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Old 06-30-2007, 04:47 AM   #1
greengrocer
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help required with fstab


Hello all,

I have a USB hard disk which has two partitions (an ext3 partition and a Fat32 partition).

I am trying to configure my computer so that when I plug in the USB hard disk, both partitions appear with the permissions so that user can write to either partition without worrying about root permissions.

So what I did is create two entries in /etc/fstab which look like this:

Code:
/dev/sdb1       /media/usbdisk  auto   rw,user,auto,umask=000,gid=1000     0   0
/dev/sdb2       /media/usbdisk-1 auto   rw,user,auto,umask=000,gid=1000     0   0
when I run
Code:
sudo mount -a
Only the Fat32 partition mounts. The ext3 partition gets an error like this:

Code:
wrong fs type, bad option, bad superblock on /dev/sdb2
NOw assuming that ext3 can be auto-detected, I imagine that one of my options is incorrect.

But the options look OK to me.


Does anyboday have any advice for me? any help with save me some stress.

Thanks
 
Old 06-30-2007, 05:11 AM   #2
druuna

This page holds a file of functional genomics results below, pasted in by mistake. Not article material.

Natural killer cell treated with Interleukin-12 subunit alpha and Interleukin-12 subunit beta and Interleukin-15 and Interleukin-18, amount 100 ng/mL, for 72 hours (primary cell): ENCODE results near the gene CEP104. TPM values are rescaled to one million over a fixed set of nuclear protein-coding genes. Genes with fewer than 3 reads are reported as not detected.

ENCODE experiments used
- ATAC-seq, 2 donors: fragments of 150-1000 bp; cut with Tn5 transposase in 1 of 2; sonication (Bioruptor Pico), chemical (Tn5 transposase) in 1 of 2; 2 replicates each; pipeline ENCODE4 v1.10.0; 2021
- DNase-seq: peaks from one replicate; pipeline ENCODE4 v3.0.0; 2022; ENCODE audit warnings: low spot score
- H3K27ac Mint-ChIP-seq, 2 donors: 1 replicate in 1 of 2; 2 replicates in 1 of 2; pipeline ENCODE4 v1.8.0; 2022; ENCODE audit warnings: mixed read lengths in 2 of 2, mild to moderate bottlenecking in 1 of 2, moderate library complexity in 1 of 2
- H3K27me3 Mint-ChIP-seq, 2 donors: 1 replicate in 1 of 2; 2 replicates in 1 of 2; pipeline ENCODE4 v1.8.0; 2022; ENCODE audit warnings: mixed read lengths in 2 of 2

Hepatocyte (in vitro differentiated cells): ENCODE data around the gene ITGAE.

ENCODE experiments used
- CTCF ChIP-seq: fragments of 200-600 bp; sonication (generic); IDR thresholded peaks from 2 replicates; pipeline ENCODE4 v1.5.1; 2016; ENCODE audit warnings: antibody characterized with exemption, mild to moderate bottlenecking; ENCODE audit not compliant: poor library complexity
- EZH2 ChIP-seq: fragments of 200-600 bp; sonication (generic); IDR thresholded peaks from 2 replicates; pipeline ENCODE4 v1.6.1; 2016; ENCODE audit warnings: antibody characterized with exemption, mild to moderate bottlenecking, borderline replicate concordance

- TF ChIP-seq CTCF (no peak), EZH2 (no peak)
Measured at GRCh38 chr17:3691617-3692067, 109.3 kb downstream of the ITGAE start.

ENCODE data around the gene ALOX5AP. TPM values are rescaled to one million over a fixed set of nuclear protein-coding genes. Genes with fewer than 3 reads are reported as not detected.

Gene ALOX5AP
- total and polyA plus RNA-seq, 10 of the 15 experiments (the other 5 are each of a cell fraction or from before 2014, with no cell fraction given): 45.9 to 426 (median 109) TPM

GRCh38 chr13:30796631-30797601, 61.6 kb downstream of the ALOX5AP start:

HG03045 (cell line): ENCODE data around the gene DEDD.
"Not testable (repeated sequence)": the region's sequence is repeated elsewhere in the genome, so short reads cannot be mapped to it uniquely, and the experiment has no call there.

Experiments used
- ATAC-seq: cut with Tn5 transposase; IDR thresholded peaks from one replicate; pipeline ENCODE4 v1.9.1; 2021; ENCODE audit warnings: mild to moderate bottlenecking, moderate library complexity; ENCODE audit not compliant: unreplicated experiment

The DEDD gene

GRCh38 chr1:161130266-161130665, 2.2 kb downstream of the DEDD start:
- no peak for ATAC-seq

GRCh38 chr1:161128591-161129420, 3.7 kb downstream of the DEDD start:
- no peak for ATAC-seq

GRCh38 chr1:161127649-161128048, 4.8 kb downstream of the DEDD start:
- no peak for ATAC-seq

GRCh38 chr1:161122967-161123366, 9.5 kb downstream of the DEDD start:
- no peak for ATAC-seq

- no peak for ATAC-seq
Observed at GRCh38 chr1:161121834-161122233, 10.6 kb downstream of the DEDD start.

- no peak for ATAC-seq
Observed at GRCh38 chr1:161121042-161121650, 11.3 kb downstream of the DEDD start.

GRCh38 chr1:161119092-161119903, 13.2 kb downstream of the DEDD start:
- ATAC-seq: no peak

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Hi,

I don't think that umask= and gid= are legal options for an ext3 fs. Try removing them.

Hope this helps.
 
Old 06-30-2007, 05:13 AM   #3
SciYro
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Curious, why are all those options selected? Normally, "defaults" should be used? Why are you mounting with sudo, and have "user" in the options list?

Anyways, both "umast" and "gid" are invalid options for a ext3 filesystem, but not for FAT. Try removing them, and see what happens.
 
Old 06-30-2007, 05:20 AM   #4
greengrocer
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Hi guys,

Interesting, I did a
Code:
dmesg | tail
and I saw errors there relating to the use of 'gid' and 'umask'

so you guys are correct, gid and umask are invalid options for mounting an ext3 filesystem and thus will cause an ext3 not to mount when 'gid' and 'umask' are used in fstab for an ext3 filesystem.


So now I can get the ext3 partition to mount, but it always mounts with root permissions, so users can only view and not write to the partition.